Who’s Up Next? Organizations Planning for Succession
Non-profit organizations depend very heavily on the chief executive officer (CEO) or executive director. This is the person who leads the agency and turns the mission statement into a reality. When the top leadership is creative, energetic, charismatic, and successful the non-profit experiences a period of wonderful growth and development. It is very hard to think about replacing the person who has not only built the organization through his/her leadership but has been an inspiration to volunteer leadership and professional staff.
It is not easy for an organization to think about and develop a plan for replacing a successful executive and sometimes the circumstances can make the task even more difficult. When the incumbent CEO gives notice of his/her desire to move on to another position or plans to retire from his/her professional career, generally he/she gives the agency a number of months notice and a search process can be developed and implemented. However, when a person leaves a position suddenly, this can cause a small crisis for the organization.
The best time for an organization to plan for the succession of the leading professional is when everything is going well. When the agency is functioning effectively and efficiently, when volunteer and professional leadership is stable, when the services are delivered to clients, and when the financial situation is under control, this is when energy should be devoted to planning for the way the agency will replace their successful leader. It does not mean setting the process in motion, but it does mean planning how a process would be implemented if and when the time comes.
Of course, a question could be raised about whether it is appropriate to involve a sitting executive in planning for his/her succession. This is actually the best time to begin the planning process. The volunteer leadership knows when things are going well what can account for the organization’s success; it is always a combination of the skills, knowledge, personality, and chemistry with the board and the community. A well planned process can provide for the first three criteria but it is very difficult to plan for the right chemistry.
When the CEO is secure and knows he/she is valued then it is not difficult to ask him/her to assist the agency in planning for a process if and when he/she decides to leave the position. A competent professional knows this will make a very important contribution to the organization’s continuity and in the plans for the future. It will also provide an opportunity for the leadership to acknowledge the important contribution the incumbent is making to the non-profit and the community.
There are several steps that should be planned out well in advance that will guide the nature of the discussions that would involve the senior volunteer leadership of the board of directors. It could also include presidents and/or officers of the organization who may continue to play a significant role in the organization or in the community at large. The collective wisdom of those who have served the organization well should always be exploited as they can make a valuable contribution to succession process.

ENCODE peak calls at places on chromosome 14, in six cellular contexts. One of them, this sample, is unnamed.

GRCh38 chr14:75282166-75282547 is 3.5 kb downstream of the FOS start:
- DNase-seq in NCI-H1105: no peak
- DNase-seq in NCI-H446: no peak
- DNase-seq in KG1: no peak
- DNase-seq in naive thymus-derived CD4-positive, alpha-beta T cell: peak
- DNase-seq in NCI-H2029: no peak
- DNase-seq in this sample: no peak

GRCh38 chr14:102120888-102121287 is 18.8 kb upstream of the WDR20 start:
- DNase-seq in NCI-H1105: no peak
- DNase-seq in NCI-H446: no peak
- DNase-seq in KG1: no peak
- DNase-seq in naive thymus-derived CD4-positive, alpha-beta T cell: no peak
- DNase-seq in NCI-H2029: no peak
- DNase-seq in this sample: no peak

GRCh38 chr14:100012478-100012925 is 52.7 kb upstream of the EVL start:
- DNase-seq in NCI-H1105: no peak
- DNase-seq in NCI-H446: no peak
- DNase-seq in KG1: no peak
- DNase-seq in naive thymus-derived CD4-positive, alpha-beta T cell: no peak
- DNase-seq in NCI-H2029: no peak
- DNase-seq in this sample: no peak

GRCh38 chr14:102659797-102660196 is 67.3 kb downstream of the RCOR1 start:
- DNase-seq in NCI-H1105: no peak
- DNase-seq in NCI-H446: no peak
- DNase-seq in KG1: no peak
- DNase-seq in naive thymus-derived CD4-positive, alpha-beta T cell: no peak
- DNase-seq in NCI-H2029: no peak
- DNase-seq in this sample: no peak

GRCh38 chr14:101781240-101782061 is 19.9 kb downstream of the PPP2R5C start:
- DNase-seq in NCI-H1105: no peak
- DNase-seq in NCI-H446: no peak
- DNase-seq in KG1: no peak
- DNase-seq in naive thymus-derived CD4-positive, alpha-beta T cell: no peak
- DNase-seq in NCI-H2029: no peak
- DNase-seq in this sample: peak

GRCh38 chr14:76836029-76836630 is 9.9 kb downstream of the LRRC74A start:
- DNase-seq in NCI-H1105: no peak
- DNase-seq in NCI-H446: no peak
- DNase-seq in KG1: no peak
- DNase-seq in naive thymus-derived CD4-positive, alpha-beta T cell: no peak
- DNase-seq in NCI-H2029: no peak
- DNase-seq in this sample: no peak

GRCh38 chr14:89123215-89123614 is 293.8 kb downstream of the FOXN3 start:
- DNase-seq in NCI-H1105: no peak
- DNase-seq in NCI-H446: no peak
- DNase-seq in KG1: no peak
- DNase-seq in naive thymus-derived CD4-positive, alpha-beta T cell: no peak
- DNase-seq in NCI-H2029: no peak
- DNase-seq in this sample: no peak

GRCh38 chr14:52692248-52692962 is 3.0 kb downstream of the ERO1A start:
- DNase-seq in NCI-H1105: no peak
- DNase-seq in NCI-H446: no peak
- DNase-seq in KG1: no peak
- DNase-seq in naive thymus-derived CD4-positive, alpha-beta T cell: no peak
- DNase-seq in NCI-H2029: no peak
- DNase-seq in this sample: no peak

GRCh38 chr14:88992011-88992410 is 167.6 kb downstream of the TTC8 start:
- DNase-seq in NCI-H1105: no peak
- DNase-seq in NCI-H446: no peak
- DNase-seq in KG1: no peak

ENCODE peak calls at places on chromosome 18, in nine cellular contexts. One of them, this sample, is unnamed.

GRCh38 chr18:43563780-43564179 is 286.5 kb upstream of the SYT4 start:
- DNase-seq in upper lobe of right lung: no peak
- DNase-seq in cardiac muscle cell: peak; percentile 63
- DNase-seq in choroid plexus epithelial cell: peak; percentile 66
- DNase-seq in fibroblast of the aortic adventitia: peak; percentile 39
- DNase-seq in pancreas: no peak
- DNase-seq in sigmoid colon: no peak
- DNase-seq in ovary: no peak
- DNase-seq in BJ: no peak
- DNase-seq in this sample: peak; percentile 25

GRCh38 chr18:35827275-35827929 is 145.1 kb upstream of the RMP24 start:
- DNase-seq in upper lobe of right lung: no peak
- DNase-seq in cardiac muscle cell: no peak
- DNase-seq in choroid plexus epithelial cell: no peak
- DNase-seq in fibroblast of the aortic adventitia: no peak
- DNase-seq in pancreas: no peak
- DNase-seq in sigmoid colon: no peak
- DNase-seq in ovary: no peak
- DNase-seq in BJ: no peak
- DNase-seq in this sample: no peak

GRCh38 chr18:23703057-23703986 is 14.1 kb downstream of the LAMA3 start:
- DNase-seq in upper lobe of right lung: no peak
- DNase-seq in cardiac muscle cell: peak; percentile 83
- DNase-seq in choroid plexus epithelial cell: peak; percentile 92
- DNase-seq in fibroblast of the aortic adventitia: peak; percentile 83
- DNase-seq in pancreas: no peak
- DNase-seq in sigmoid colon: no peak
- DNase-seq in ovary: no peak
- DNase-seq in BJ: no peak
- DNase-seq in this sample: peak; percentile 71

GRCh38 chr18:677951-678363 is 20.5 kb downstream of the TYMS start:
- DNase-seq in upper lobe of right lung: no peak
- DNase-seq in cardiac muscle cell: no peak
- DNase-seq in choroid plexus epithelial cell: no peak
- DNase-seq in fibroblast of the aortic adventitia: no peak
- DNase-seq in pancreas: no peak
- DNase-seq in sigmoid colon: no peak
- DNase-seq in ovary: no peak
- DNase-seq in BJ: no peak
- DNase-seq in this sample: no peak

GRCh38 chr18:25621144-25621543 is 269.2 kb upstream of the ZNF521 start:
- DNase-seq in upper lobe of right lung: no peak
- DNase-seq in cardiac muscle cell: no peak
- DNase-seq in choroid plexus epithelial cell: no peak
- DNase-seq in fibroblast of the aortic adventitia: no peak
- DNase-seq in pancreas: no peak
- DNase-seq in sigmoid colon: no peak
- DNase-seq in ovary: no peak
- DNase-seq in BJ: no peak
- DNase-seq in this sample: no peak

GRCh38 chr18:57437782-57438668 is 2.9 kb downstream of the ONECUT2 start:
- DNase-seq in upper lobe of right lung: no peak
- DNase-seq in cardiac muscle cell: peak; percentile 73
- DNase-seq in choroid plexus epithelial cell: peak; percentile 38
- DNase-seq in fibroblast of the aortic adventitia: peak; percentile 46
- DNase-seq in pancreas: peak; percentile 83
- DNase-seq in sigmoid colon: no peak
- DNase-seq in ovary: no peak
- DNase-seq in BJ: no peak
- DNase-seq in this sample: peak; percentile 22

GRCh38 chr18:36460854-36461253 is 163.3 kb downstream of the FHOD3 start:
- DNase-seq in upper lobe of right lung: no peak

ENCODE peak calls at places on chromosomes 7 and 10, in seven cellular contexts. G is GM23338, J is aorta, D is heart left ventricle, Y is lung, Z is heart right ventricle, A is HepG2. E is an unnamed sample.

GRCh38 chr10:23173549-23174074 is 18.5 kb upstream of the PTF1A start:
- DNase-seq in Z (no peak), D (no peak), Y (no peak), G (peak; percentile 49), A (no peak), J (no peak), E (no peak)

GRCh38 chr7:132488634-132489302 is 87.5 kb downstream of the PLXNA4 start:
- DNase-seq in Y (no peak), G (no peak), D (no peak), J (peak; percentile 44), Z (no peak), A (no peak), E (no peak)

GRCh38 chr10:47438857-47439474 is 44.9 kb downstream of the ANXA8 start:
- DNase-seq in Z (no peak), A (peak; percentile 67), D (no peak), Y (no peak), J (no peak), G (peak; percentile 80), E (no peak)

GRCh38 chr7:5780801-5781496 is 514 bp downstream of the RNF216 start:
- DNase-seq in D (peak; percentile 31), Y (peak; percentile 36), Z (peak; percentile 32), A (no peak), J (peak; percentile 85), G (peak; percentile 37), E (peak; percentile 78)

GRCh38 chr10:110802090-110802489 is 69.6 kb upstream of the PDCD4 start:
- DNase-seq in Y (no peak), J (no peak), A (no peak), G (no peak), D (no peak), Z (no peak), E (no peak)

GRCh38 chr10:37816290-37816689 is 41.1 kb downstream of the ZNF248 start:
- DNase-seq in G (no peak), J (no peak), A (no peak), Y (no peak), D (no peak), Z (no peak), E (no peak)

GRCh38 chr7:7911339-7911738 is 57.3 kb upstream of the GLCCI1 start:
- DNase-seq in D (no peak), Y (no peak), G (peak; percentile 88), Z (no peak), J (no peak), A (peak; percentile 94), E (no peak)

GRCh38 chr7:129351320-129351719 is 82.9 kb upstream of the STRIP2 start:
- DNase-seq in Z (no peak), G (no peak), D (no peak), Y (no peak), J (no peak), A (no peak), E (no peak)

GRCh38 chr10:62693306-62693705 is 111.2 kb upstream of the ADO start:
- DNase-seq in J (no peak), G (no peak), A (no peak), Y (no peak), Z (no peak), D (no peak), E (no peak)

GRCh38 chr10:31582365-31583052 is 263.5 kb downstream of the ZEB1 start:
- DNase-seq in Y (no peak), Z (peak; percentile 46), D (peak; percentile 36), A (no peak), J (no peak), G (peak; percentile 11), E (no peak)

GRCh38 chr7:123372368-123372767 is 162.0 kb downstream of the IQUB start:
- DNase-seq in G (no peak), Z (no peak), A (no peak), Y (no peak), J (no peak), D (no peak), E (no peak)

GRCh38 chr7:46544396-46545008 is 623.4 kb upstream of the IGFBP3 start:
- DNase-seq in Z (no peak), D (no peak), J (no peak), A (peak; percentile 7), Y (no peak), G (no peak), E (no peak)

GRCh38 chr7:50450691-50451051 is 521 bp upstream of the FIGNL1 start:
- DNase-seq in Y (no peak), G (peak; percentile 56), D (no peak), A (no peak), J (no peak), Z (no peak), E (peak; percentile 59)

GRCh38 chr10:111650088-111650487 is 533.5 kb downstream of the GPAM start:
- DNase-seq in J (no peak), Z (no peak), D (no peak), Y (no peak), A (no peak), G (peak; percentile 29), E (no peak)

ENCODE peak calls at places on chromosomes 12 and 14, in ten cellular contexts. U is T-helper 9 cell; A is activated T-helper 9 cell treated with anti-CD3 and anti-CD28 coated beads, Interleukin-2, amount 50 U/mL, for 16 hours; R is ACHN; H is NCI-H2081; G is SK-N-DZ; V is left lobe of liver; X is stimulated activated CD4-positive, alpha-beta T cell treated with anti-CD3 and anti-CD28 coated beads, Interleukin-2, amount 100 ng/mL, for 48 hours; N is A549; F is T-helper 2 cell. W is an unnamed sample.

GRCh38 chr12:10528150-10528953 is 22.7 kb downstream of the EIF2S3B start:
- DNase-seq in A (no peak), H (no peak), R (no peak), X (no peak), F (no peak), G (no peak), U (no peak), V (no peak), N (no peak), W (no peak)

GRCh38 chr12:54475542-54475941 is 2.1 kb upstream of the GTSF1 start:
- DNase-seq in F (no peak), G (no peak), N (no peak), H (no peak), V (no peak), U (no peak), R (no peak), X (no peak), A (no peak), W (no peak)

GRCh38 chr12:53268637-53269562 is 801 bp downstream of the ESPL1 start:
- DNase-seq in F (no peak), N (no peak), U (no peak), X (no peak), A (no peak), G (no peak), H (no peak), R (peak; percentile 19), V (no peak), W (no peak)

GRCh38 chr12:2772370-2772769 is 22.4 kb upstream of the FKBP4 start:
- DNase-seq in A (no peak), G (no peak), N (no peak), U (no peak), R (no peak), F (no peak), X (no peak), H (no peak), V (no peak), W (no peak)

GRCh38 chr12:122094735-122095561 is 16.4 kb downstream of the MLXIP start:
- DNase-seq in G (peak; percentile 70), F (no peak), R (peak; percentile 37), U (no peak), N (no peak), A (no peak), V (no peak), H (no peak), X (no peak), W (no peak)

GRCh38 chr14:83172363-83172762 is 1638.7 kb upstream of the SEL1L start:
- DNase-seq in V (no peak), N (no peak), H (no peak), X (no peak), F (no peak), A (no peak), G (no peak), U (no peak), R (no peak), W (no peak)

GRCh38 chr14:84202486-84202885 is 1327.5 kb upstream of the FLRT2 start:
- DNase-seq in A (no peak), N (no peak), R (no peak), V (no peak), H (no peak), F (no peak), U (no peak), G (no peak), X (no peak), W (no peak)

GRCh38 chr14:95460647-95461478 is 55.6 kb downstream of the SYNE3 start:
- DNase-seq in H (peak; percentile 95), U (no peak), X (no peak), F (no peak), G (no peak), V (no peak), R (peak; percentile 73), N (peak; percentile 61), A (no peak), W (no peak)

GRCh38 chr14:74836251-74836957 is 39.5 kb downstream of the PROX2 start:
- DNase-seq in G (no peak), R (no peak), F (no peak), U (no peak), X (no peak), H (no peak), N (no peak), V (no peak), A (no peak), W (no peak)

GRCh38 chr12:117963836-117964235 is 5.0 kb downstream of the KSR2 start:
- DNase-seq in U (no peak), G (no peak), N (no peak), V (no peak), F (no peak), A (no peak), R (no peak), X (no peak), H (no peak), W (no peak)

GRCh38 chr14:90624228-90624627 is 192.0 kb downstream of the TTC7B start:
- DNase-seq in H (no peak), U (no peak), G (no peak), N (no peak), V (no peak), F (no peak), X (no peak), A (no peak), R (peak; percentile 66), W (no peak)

Once a group of appropriate people is selected then a series of meetings should be planned to discuss the present and future needs of the organization. During these meetings the incumbent can play an important role by sharing what has made him/her successful in the job and what body of knowledge and skills has been most important in fulfilling the responsibilities of the position. This process enables the group to think about what the agency will need moving forward.
This is not about evaluating the incumbent; it is about identifying the organization’s needs and planning for the agency’s successful continuity. The focus of the committee’s work should be developing and/or confirming a job description and developing the criteria to be used to evaluate candidates during an active search process. In addition, a framework should be developed for the search process to include the following components:
- determining who would be invited to join the search committee;
- where to place notices of the open position;
- who would be responsible for the initial review of resumes and/or job applications;
- what criteria would be employed to decide which candidates are selected for initial interviews;
- who, from the organization, would be asked to join the initial interviews;
- what is the staff role in interviewing or meeting the candidates;
- the committee should suggest additional concerns germane and unique to the specific organization.
An agency that plans for succession has an understanding of its needs and the direction in which it wants to head; there is clarity about both the organizational needs and its place in the community. By thinking ahead, the non-profit is demonstrating its commitment to excellence and is making a statement about the importance of professional leadership. The volunteer leadership has learned the importance of having a strong, dedicated, and committed professional in the CEO position.
By thinking about succession, especially in the case of an incumbent who has occupied the position for many years, the volunteer leadership is demonstrating that they have learned that good planning is one of the keys to success. Through a well planned process, the agency will be able to maintain the high quality service to the community. The search for a new CEO will not disrupt the organization’s standing because the organization’s leadership knows exactly what has to be accomplished and how to accomplish their goals.
Stephen G. Donshik, D.S.W., is a lecturer at Hebrew University’s International Leadership and Philanthropy Program and has a consulting firm focused on strengthening non-profit organizations and their leadership for tomorrow. Stephen is a regular contributor to eJewish Philanthropy.